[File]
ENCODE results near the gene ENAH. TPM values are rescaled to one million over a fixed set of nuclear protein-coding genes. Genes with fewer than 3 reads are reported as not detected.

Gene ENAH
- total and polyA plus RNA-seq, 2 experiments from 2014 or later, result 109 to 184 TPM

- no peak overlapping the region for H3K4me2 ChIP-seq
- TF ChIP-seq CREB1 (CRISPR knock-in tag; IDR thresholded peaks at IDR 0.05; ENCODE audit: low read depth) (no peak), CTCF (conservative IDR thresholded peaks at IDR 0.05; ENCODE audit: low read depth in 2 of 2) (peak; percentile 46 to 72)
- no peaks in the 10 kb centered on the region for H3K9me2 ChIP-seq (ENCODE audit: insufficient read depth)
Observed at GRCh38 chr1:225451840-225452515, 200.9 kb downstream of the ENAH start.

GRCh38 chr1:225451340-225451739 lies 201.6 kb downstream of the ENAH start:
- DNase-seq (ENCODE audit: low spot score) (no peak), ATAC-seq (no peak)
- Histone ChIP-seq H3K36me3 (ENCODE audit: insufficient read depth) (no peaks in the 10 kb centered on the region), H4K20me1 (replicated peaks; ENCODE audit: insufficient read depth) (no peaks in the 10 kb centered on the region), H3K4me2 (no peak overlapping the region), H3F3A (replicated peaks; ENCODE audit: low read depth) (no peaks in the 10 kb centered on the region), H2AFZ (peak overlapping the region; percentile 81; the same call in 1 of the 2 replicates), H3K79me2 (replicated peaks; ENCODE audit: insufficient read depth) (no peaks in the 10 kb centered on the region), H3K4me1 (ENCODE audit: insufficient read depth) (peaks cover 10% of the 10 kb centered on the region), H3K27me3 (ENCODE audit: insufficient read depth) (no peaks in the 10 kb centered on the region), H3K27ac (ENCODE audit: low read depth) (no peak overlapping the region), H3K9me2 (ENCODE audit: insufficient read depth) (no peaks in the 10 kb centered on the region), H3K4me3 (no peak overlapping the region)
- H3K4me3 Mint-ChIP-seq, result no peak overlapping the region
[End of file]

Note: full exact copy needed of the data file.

ENCODE results near the gene ENAH. TPM values are rescaled to one million over a fixed set of nuclear protein-coding genes. Genes with fewer than 3 reads are reported as not detected.

Gene ENAH
- total and polyA plus RNA-seq, 2 experiments from 2014 or later, result 109 to 184 TPM

- no peak overlapping the region for H3K4me2 ChIP-seq
- TF ChIP-seq CREB1 (CRISPR knock-in tag; IDR thresholded peaks at IDR 0.05; ENCODE audit: low read depth) (no peak), CTCF (conservative IDR thresholded peaks at IDR 0.05; ENCODE audit: low read depth in 2 of 2) (peak; percentile 46 to 72)
- no peaks in the 10 kb centered on the region for H3K9me2 ChIP-seq (ENCODE audit: insufficient read depth)
Observed at GRCh38 chr1:225451840-225452515, 200.9 kb downstream of the ENAH start.

GRCh38 chr1:225451340-225451739 lies 201.6 kb downstream of the ENAH start:
- DNase-seq (ENCODE audit: low spot score) (no peak), ATAC-seq (no peak)
- Histone ChIP-seq H3K36me3 (ENCODE audit: insufficient read depth) (no peaks in the 10 kb centered on the region), H4K20me1 (replicated peaks; ENCODE audit: insufficient read depth) (no peaks in the 10 kb centered on the region), H3K4me2 (no peak overlapping the region), H3F3A (replicated peaks; ENCODE audit: low read depth) (no peaks in the 10 kb centered on the region), H2AFZ (peak overlapping the region; percentile 81; the same call in 1 of the 2 replicates), H3K79me2 (replicated peaks; ENCODE audit: insufficient read depth) (no peaks in the 10 kb centered on the region), H3K4me1 (ENCODE audit: insufficient read depth) (peaks cover 10% of the 10 kb centered on the region), H3K27me3 (ENCODE audit: insufficient read depth) (no peaks in the 10 kb centered on the region), H3K27ac (ENCODE audit: low read depth) (no peak overlapping the region), H3K9me2 (ENCODE audit: insufficient read depth) (no peaks in the 10 kb centered on the region), H3K4me3 (no peak overlapping the region)
- H3K4me3 Mint-ChIP-seq, result no peak overlapping the region